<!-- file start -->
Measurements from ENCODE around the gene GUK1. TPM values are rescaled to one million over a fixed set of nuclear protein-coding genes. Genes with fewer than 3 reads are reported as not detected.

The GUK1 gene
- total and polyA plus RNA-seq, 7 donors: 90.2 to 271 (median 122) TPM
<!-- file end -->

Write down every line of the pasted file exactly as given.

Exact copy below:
Measurements from ENCODE around the gene GUK1. TPM values are rescaled to one million over a fixed set of nuclear protein-coding genes. Genes with fewer than 3 reads are reported as not detected.

The GUK1 gene
- total and polyA plus RNA-seq, 7 donors: 90.2 to 271 (median 122) TPM